J. Scott Davis
Federal Reserve Bank of Dallas
2200 North Pearl Street
Dallas, TX 75201
Institutional Affiliation: Federal Reserve Bank of Dallas
Information about this author at RePEc
NBER Working Papers and Publications
|April 2019||Global Capital Flows Cycle: Impact on Gross and Net Flows|
with Giorgio Valente, Eric van Wincoop: w25721
While prior to the global financial crisis the empirical international capital flow literature has focused on net capital flows (the current account), since the crisis there has been an increased focus on gross flows. In this paper we jointly analyze global drivers of gross flows (outflows plus inflows) and net flows (outflows minus inflows) by estimating a latent factor model. We find evidence of two global factors, which we call the GFC (global financial cycle) factor and commodity price factor as they closely track respectively the Miranda-Agrippino and Rey asset price factor and an average of oil and gas prices. These factors together account for half the variance of gross flows in advanced countries and forty percent of the variance of gross flows in emerging markets. But remarkably, ...
|March 2019||Capital Controls as Macro-prudential Policy in a Large Open Economy|
with Michael B. Devereux: w25710
The use of international capital flow controls has become increasingly popular in academic and policy circles. But almost all the recent literature studies the case of a small economy, ignoring the spillover effects of capital controls to the rest of the world. This paper re-examines the case for capital controls in a large open economy, where domestic financial constraints may bind following a large negative shock. We consider both ex-ante capital controls (prudential) and ex-post controls (crisis management). In a large open economy, there is a tension between the desire to tax capital inflows to manipulate the terms-of-trade and tax capital outflows for either prudential or crisis management purposes. When capital controls are chosen non-cooperatively, we show that ex-post capital contr...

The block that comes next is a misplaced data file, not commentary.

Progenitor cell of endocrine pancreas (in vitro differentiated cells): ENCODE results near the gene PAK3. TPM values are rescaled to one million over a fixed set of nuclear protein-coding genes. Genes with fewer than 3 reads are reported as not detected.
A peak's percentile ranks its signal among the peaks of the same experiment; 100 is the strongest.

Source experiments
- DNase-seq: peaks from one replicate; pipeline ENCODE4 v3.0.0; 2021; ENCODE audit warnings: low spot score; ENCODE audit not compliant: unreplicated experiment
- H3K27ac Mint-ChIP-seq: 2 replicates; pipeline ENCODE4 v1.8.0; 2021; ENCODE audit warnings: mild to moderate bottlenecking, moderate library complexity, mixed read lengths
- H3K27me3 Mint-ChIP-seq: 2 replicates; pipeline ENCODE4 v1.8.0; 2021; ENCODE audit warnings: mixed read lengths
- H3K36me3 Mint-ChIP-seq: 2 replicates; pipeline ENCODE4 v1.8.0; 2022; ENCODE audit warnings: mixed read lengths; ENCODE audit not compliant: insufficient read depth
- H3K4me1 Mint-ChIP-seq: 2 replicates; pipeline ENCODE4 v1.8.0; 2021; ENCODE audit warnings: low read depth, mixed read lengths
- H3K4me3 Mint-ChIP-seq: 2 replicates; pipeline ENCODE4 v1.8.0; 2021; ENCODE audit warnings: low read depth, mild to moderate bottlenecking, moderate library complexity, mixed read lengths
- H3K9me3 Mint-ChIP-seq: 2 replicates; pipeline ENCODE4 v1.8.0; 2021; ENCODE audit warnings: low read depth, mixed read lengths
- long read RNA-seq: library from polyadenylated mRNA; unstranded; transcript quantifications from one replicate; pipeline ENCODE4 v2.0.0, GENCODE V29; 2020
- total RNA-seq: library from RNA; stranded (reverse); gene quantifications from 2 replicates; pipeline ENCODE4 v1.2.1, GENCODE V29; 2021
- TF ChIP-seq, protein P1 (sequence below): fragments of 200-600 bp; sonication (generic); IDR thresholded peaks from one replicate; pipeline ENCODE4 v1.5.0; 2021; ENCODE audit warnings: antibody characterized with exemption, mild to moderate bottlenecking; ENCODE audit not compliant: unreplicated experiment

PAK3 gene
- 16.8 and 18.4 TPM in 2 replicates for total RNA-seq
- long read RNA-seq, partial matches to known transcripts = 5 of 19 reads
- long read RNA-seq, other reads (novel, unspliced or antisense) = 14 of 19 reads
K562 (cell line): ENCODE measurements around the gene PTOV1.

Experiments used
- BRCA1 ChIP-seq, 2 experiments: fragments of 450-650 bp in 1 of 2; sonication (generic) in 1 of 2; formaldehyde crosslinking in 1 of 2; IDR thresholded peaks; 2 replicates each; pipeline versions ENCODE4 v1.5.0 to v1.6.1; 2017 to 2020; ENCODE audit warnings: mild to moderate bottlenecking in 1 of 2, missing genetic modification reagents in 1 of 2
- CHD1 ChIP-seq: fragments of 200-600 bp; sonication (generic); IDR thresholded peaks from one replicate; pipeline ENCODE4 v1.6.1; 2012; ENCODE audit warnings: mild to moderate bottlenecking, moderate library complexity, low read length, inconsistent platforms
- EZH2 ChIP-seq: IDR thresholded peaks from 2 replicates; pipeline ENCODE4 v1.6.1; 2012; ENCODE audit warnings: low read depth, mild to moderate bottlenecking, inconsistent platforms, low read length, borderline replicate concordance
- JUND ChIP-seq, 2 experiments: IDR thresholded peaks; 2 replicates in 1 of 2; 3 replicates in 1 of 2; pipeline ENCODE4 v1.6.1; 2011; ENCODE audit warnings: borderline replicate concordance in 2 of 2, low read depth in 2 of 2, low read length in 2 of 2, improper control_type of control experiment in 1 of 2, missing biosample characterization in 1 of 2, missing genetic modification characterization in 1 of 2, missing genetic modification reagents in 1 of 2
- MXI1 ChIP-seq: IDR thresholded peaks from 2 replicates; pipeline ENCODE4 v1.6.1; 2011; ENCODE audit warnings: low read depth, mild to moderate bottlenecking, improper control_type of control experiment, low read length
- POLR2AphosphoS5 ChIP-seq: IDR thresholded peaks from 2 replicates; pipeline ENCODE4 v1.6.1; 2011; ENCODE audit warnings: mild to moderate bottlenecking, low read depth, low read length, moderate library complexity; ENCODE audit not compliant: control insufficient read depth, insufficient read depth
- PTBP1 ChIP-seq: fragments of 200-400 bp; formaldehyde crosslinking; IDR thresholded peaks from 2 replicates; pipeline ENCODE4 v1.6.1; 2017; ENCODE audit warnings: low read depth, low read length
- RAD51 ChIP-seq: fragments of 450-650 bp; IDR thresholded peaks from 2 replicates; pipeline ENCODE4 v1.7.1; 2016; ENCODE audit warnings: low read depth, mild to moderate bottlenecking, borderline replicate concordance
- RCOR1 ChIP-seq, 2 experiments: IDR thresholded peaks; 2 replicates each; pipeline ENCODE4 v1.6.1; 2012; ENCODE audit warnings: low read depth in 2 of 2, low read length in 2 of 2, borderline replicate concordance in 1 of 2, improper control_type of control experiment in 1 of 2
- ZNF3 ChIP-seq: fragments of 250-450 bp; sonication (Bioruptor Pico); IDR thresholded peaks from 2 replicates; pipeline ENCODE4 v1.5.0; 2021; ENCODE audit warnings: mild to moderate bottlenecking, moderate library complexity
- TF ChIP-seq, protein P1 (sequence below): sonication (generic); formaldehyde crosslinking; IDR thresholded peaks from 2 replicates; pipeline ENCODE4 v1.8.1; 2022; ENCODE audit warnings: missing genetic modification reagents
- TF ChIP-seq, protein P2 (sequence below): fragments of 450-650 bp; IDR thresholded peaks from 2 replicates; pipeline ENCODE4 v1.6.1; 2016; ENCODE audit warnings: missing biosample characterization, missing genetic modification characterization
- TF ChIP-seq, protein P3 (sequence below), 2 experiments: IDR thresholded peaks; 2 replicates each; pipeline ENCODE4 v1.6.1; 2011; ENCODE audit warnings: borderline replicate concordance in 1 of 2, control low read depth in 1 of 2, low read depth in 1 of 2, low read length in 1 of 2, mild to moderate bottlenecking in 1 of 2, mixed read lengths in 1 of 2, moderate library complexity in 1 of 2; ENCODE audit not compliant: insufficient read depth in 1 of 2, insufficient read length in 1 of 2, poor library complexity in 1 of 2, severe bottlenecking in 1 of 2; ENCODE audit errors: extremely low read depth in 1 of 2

|August 2017||Globalization and the Increasing Correlation between Capital Inflows and Outflows|
with Eric van Wincoop: w23671
We document that the correlation between capital inflows and outflows has increased substantially over time in a sample of 128 advanced and developing countries. We provide evidence that this is a result of an increase in financial globalization (stock of external assets and liabilities). This dominates the effect of an increase in trade globalization (exports plus imports), which reduces the correlation between capital inflows and outflows. In the context of a two-country model with 14 shocks we show that the theoretical impact of financial and trade globalization on the correlation between capital inflows and outflows is consistent with the data.
Published: J. Scott Davis & Eric Van Wincoop, 2018. "Globalization and the increasing correlation between capital inflows and outflows," Journal of Monetary Economics, . citation courtesy of
|February 2013||Distribution Capital and the Short- and Long-Run Import Demand Elasticity|
with Mario J. Crucini: w18753
The elasticity of substitution between home and foreign goods is one of the most important parameters in international economics. The international macro literature, which is primarily concerned with short-run business cycle fluctuations, assigns a low value to this parameter. The international trade literature, which is more concerned with long-run changes in trade flows following a change in relative prices, assigns a high value to this parameter. This paper constructs a model where this discrepancy between the short- and long-run elasticities is due to frictions in distribution. Goods need to be combined with a local non-traded input, distribution capital, which is good specific. Home and foreign goods may be close substitutes, but if distribution capital is slow to adjust then agents c...
Published: Crucini, Mario J. & Davis, J. Scott, 2016. "Distribution capital and the short- and long-run import demand elasticity," Journal of International Economics, Elsevier, vol. 100(C), pages 203-219. citation courtesy of